Millions of Brits are spending years of their life working unpaid outside of their standard working hours, a new study reveals.
A survey of 2,000 Brits by Hitachi Personal Finance has revealed how much time Brits are spending working past their contracted hours and what else the nation could be doing with this time.
The research found nearly half (49%) of British people arrive at work early each day, and 48% admitted to staying late every day.
Read more: How does overworking affect your health?
Looking more closely at those who are arriving early to work, a third (32%) are working an extra 147 days in their lifetime by getting to the office 20 minutes early each day. Additionally, 15% of Brits are working an extra 330 days — that’s nearly a year — by arriving at the office 45 minutes before their shift starts.
What’s more, 2% are tallying up a one year and two months’ worth of overtime by getting to work an hour earlier than they are contracted to. In total, this means that Brits are wasting 917 days on unpaid work across their lifetime, just by arriving early to work each day.
And for those working after their shift ends, three in 10 Brits (30%) are spending a further 147 days at work in their lifetime, staying late by 20 minutes each day, and 14% are working an extra 330 days in their lifetime by leaving work 45 minutes after they’re supposed to.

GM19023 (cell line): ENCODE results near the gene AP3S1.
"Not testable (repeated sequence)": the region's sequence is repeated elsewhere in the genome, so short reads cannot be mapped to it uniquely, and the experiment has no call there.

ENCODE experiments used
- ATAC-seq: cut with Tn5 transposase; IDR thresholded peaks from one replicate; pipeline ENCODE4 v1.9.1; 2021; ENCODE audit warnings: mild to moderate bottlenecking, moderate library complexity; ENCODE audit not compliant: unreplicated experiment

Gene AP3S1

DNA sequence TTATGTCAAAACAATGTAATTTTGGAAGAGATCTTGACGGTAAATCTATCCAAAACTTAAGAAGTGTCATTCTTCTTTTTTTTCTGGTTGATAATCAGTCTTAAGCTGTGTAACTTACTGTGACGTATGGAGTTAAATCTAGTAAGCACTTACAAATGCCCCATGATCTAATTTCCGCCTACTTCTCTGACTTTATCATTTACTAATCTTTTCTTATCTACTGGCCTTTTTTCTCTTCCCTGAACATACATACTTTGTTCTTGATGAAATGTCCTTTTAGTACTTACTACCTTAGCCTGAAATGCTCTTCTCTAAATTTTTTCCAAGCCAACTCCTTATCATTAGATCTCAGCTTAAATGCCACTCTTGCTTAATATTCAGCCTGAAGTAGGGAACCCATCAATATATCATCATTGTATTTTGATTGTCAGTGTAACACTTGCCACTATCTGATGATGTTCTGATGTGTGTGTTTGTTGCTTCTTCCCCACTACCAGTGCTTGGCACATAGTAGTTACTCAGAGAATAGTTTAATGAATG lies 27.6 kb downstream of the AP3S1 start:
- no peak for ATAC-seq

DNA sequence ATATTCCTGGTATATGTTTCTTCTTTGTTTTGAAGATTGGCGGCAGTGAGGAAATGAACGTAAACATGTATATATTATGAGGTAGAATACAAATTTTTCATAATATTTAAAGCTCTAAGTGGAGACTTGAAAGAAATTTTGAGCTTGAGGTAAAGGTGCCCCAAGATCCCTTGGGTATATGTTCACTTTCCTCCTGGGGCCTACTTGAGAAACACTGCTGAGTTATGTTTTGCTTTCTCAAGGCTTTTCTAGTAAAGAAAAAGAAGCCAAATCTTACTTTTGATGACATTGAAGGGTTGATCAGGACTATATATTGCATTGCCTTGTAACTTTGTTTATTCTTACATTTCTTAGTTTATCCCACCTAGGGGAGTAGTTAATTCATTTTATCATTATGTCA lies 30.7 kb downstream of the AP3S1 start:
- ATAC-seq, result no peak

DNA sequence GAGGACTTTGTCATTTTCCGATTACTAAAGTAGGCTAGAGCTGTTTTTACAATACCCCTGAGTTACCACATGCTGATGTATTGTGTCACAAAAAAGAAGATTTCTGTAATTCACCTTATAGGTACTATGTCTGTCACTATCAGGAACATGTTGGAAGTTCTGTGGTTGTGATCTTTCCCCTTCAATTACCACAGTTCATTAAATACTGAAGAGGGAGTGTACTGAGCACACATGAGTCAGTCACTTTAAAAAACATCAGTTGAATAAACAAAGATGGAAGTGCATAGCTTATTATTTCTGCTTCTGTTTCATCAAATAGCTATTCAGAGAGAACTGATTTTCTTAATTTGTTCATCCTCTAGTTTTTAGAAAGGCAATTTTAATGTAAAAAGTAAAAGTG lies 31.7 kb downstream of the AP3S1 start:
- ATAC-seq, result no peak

Even more shockingly, 5% of Brits rack up an extra one year two months’ overtime in their lifetime by leaving the office an hour or more after they should be going home. Overall this means that Brits are putting in an extra two-and-a-half-years work in their lifetime, just by sticking around the office when their shift ends.
In total, these figures show that Brits are working 1,834 days — or five years — unpaid across their working lives, just by starting work early and finishing late. That’s an extra 42 days each year.
With three in five Brits (61%) saying they would rather have a good work-life balance than a high salary, the prospect of a bigger wage packet is potentially not what is keeping UK workers in the office for longer, but perhaps the pressures and workload they are facing in their jobs.
Delving into the industries that are most likely to work overtime, the top five are media/PR/marketing (68%), emergency services (65%), finance and HR (63%), sales (61%), accounts and artist/designer/creative (60%).
Vincent Reboul, managing director of Hitachi Capital Consumer Finance, said: “It’s very interesting to see the sheer amount of people in Britain who are working way past their contracted hours. It’s shocking to see that the hours spent simply by arriving to work early or leaving late adds up to six weeks per year, or over five years in a lifetime.
“Although sometimes putting in the extra hours at work is necessary, our time is precious and we should aim to spend it wisely, whether that's with our loved ones, focusing on our wellbeing or maybe even learning a new skill or two.”